A federal lawsuit says the administration is violating U.S. and international law by refusing to take asylum-seekers when they show up at a crossing. U.S. authorities argue that processing capacity dictates how many people it can handle.
“It’s not turning people away, it’s asking them to wait,” then-Customs and Border Protection Commissioner and current acting Homeland Security Secretary Kevin McAleenan said in October.
But some feel they cannot. They try to enter illegally, sometimes with tragic consequences. A Honduran family, arriving at Piedras Negras, Mexico, decided the line was too long. Crossing the Rio Grande, they were swept away; a father and three children, including a baby, are believed to have died. Here is a snapshot of the wait list systems along the border:
Ciudad Juarez: Black ink, wristbands, and thousands in line
The sprawling industrial city began its waiting list in October when many Cuban asylum-seekers began sleeping on the narrow sidewalk of a busy international bridge. Mexican authorities decided they had to go.
asylum-seekers were then registered and had numbers written on their arms in black ink to show their number in line. That was abandoned in favor of plastic wristbands, which were scrapped because so many people were selling or counterfeiting them. Now it’s a digital-based system. There are currently about 4,000 names on the list.
Reynosa: ‘River owners’ run the show
The challenges faced by asylum-seekers waiting in Reynosa, across from McAllen, Texas, are compounded by rampant violence. Gunfights between cartels and police occur daily, and the U.S. State Department has warned Americans not to travel there. Few Americans are willing to visit the shelter that controls the list or the other churches and hotels where asylum-seekers wait.
Jennifer Harbury, a longtime human rights advocate in Texas, spoke recently to a large group of asylum-seekers at the Senda de Vida shelter and met with people who had been kidnapped by cartels. “The owners of the river, you know who they are,” Harbury said. Several nodded.
Piedras Negras, Mexico: The WhatsApp List
When asylum-seekers arrive at a migrant shelter in Piedras Negras, they are given a phone number to text on the messaging service WhatsApp. They’re supposed to send the names and photos of everyone in their group. Then they’re told to wait.
Managing the list is a local restaurateur named Hector Menchaca, who also serves as the local government’s liaison to U.S. Customs and Border Protection. About 360 people are on the list, with another 200 people waiting to join it because the government has closed it to new entrants for the time being, Menchaca said.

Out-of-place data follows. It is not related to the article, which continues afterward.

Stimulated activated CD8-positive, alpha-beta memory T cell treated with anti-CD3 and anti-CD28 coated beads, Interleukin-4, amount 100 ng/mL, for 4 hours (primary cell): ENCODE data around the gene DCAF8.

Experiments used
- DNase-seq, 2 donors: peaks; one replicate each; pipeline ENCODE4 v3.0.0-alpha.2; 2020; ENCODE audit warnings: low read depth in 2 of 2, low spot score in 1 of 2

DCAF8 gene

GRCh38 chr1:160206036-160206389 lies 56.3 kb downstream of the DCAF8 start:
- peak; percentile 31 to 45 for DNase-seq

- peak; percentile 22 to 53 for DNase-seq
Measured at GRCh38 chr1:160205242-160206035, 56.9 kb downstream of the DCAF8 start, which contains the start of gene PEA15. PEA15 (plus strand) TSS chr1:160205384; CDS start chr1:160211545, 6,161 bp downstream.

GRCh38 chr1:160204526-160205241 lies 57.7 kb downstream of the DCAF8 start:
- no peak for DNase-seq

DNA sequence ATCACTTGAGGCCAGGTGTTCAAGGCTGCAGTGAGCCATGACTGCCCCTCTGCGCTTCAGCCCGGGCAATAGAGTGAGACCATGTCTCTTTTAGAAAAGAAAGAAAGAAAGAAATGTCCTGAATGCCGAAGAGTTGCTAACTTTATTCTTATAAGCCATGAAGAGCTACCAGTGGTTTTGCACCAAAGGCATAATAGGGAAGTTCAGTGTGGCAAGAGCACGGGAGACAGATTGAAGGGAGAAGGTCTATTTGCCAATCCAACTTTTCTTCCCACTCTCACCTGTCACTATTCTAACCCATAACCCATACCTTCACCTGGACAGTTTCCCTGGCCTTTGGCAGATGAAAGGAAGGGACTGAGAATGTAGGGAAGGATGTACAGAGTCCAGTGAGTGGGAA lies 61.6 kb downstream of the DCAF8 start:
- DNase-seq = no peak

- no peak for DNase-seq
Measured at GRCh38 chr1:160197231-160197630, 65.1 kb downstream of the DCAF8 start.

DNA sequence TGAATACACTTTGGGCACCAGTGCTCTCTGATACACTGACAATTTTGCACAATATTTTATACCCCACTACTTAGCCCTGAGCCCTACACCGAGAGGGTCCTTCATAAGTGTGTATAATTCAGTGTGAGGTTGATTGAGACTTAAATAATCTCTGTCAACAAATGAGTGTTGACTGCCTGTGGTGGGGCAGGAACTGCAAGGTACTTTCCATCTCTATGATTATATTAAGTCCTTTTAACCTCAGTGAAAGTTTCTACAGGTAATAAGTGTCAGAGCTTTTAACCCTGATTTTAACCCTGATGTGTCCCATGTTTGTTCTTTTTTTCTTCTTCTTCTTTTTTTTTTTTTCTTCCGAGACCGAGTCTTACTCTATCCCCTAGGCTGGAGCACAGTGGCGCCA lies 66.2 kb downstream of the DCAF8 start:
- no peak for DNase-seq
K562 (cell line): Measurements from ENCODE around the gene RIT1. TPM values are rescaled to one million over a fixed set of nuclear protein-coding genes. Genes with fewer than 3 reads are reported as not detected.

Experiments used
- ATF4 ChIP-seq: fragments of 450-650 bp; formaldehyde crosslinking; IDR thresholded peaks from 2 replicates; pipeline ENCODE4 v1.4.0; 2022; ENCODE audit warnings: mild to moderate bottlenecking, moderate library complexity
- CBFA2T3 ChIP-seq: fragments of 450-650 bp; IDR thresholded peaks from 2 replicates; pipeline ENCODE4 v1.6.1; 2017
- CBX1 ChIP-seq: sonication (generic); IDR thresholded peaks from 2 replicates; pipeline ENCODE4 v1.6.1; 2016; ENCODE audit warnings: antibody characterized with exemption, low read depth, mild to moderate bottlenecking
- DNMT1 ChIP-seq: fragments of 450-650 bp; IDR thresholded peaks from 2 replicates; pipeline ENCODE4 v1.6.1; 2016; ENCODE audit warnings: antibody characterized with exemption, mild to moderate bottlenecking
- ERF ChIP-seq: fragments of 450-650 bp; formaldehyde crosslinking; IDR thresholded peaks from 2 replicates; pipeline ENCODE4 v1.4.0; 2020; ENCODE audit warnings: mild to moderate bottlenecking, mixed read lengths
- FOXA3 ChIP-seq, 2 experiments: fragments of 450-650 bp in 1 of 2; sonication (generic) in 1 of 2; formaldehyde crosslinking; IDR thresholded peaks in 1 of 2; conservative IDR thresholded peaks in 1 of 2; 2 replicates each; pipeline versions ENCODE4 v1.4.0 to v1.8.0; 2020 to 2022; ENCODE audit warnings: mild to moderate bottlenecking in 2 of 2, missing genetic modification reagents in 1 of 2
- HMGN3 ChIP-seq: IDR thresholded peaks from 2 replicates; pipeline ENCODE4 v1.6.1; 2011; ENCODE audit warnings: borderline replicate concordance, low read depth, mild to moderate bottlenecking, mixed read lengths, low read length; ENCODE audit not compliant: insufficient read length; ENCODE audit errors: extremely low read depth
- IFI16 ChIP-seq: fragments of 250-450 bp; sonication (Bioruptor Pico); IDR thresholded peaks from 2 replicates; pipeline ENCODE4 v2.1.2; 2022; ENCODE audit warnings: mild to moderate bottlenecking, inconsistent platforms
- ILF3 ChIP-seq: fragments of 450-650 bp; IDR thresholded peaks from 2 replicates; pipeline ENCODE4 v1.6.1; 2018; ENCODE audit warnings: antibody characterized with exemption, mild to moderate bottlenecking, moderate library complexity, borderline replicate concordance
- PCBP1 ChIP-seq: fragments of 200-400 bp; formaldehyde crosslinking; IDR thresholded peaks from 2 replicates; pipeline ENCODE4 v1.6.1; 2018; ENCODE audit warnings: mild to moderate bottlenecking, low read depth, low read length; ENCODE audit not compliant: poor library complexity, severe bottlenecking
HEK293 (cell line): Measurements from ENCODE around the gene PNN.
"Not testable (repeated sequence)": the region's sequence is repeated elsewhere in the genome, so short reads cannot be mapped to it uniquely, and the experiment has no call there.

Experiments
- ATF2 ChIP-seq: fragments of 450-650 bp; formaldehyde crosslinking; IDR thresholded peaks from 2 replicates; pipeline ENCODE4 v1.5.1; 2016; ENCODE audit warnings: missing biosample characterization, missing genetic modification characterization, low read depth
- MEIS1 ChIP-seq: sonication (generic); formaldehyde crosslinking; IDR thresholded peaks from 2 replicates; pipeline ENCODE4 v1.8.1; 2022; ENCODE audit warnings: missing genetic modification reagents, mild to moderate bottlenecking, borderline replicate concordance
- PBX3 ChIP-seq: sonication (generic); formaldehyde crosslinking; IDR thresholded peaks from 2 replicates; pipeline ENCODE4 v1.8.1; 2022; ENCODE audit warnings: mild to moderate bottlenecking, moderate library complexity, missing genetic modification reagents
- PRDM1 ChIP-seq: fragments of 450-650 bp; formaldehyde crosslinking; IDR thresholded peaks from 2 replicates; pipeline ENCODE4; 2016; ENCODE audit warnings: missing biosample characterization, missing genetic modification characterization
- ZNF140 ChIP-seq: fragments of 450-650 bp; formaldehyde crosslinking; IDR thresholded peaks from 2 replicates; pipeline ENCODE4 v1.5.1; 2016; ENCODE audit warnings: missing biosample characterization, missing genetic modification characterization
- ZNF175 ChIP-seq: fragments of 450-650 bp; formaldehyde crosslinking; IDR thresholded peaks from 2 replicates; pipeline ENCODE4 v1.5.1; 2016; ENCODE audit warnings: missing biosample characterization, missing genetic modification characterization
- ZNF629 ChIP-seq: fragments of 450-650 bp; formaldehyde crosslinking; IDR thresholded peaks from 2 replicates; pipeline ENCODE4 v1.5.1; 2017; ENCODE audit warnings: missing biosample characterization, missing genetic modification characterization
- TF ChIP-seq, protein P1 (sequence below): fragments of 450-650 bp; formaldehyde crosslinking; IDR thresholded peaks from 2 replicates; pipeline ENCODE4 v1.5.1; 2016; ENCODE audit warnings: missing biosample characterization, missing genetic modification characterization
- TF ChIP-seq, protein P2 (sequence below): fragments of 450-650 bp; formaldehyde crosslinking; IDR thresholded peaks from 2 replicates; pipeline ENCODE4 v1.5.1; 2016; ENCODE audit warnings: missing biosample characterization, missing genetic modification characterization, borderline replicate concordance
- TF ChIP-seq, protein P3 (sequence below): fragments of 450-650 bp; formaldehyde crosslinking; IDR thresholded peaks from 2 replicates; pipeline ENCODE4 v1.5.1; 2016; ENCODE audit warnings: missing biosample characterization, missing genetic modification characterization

The list includes people from Central America, Mexico, Brazil, and countries an ocean away like Cameroon. They aren’t told how close to the top they are, only that they might wait for two or three months. But many people say they can’t wait — among them the four who are believed to have drowned in the Rio Grande last week.
Nogales: A family affair
A woman whose family manages shelters in Nogales keeps the list of new arrivals in Nogales. Before she was involved, Brenda Nieblas says hundreds of migrants would wait at the border crossing and many would try to rush in when U.S. authorities called people for processing.
When they first arrive, some of the migrants are sent to a Red Cross first aid station. They are then connected with Nieblas, who puts them on the list, assigns them to a shelter in Nogales and notifies them when their time comes.
Tijuana and Mexicali: A notebook, and waiting for the phone call
Tijuana is most experienced with a numbering system, having established one in 2016 when Haitians had to wait in Mexico for a chance at refuge in the United States. Its waiting list stands at about 4,800.
Grupos Beta, a unit of Mexico’s immigration agency that provides food, transportation and aid to migrants, keeps guard at night over tattered notebooks and hands them over to volunteers during the day to register new arrivals. On a recent Saturday, there were nearly 100 people in line to get a spot in the notebook — almost exclusively Cameroonians who arrived the previous day.
In nearby Mexicali, Grupos Beta employees in bright orange shirts call out those whose numbers are up. Mexicali — a city of about 1 million across from Calexico, California — has about 800 names on its list.
San Luis: ‘There really is no schedule’
Darwin Mora manages two giant white boards with hundreds of numbers in black marker, each one representing a family or single adult. When CBP tells Mexican authorities how many people it wants, it falls to Mora to have them ready. Each family that crosses or cancels is marked with an X.
Mora says U.S. officials can call any day from 8 a.m. to 10 p.m. During those hours, he never strays far from the boards under a green canopy, which are divided in neat columns and rows. In the lower left corner of each box is a number to represent the number of people in the family. “There really is no schedule,” he said. There are about 900 people on the list, assuming three people per family. Recent arrivals are expected to wait at least five months.
Matamoros: A long wait and ‘no space’ for families
At the foot of the bridge connecting Matamoros, Mexico, to Brownsville, Texas, more than 20 sheets of paper have been taped to a large board with the typewritten names of more than 800 people. The migrants waiting in Matamoros check the board daily to see whose names have been crossed off with a black marker.
Some of the names have a line next to them with the word “rio,” Spanish for river — denoting that they were believed to have crossed the Rio Grande to enter the U.S. without authorization. There are frequent allegations that Mexican government officials or security agents demand bribes to let people join the list or move up the list.
The people who wait in the tents by the bridge have formed their own enclosed community. One man climbed into the Rio Grande to bathe. The country he was waiting to enter was a short swim away, but he stayed close to the bank on the Mexican side. And then he went back toward his tent. To wait. (VOA)